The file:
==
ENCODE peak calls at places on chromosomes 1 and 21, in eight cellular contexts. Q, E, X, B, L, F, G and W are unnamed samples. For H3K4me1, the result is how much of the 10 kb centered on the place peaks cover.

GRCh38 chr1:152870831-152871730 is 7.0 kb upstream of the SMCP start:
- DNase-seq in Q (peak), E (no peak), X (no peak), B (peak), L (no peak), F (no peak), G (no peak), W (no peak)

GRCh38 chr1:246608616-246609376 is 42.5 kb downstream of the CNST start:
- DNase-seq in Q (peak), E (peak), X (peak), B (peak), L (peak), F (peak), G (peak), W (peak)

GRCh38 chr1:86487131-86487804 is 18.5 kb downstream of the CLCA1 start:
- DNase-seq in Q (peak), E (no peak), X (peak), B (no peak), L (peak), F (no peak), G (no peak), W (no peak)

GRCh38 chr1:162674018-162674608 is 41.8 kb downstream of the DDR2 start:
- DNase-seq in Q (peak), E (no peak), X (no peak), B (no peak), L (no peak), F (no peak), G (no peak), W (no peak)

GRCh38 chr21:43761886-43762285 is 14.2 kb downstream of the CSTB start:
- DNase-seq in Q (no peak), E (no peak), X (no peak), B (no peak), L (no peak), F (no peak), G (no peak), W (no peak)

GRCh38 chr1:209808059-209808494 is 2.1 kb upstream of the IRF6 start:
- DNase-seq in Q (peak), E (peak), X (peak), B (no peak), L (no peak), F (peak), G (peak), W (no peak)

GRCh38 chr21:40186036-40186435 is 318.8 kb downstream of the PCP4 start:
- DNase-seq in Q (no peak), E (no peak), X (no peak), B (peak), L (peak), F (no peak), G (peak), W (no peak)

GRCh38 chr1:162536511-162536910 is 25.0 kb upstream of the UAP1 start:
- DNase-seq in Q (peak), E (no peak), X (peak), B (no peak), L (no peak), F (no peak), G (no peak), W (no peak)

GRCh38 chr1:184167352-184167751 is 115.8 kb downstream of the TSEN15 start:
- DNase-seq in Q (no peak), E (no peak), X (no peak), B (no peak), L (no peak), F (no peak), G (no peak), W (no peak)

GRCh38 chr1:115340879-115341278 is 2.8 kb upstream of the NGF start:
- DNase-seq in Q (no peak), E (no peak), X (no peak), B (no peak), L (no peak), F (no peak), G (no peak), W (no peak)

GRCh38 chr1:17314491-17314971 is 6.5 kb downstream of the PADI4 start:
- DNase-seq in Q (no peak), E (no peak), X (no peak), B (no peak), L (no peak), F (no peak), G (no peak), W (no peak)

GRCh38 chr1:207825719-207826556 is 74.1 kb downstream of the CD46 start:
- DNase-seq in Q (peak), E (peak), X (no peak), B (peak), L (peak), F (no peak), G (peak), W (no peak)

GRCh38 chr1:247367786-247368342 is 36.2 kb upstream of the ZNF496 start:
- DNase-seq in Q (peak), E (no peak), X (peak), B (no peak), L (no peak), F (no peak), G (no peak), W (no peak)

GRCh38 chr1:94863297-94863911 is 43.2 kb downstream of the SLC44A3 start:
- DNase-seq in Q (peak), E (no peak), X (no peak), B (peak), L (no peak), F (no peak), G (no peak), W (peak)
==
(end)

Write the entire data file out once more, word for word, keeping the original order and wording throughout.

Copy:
ENCODE peak calls at places on chromosomes 1 and 21, in eight cellular contexts. Q, E, X, B, L, F, G and W are unnamed samples. For H3K4me1, the result is how much of the 10 kb centered on the place peaks cover.

GRCh38 chr1:152870831-152871730 is 7.0 kb upstream of the SMCP start:
- DNase-seq in Q (peak), E (no peak), X (no peak), B (peak), L (no peak), F (no peak), G (no peak), W (no peak)

GRCh38 chr1:246608616-246609376 is 42.5 kb downstream of the CNST start:
- DNase-seq in Q (peak), E (peak), X (peak), B (peak), L (peak), F (peak), G (peak), W (peak)

GRCh38 chr1:86487131-86487804 is 18.5 kb downstream of the CLCA1 start:
- DNase-seq in Q (peak), E (no peak), X (peak), B (no peak), L (peak), F (no peak), G (no peak), W (no peak)

GRCh38 chr1:162674018-162674608 is 41.8 kb downstream of the DDR2 start:
- DNase-seq in Q (peak), E (no peak), X (no peak), B (no peak), L (no peak), F (no peak), G (no peak), W (no peak)

GRCh38 chr21:43761886-43762285 is 14.2 kb downstream of the CSTB start:
- DNase-seq in Q (no peak), E (no peak), X (no peak), B (no peak), L (no peak), F (no peak), G (no peak), W (no peak)

GRCh38 chr1:209808059-209808494 is 2.1 kb upstream of the IRF6 start:
- DNase-seq in Q (peak), E (peak), X (peak), B (no peak), L (no peak), F (peak), G (peak), W (no peak)

GRCh38 chr21:40186036-40186435 is 318.8 kb downstream of the PCP4 start:
- DNase-seq in Q (no peak), E (no peak), X (no peak), B (peak), L (peak), F (no peak), G (peak), W (no peak)

GRCh38 chr1:162536511-162536910 is 25.0 kb upstream of the UAP1 start:
- DNase-seq in Q (peak), E (no peak), X (peak), B (no peak), L (no peak), F (no peak), G (no peak), W (no peak)

GRCh38 chr1:184167352-184167751 is 115.8 kb downstream of the TSEN15 start:
- DNase-seq in Q (no peak), E (no peak), X (no peak), B (no peak), L (no peak), F (no peak), G (no peak), W (no peak)

GRCh38 chr1:115340879-115341278 is 2.8 kb upstream of the NGF start:
- DNase-seq in Q (no peak), E (no peak), X (no peak), B (no peak), L (no peak), F (no peak), G (no peak), W (no peak)

GRCh38 chr1:17314491-17314971 is 6.5 kb downstream of the PADI4 start:
- DNase-seq in Q (no peak), E (no peak), X (no peak), B (no peak), L (no peak), F (no peak), G (no peak), W (no peak)

GRCh38 chr1:207825719-207826556 is 74.1 kb downstream of the CD46 start:
- DNase-seq in Q (peak), E (peak), X (no peak), B (peak), L (peak), F (no peak), G (peak), W (no peak)

GRCh38 chr1:247367786-247368342 is 36.2 kb upstream of the ZNF496 start:
- DNase-seq in Q (peak), E (no peak), X (peak), B (no peak), L (no peak), F (no peak), G (no peak), W (no peak)

GRCh38 chr1:94863297-94863911 is 43.2 kb downstream of the SLC44A3 start:
- DNase-seq in Q (peak), E (no peak), X (no peak), B (peak), L (no peak), F (no peak), G (no peak), W (peak)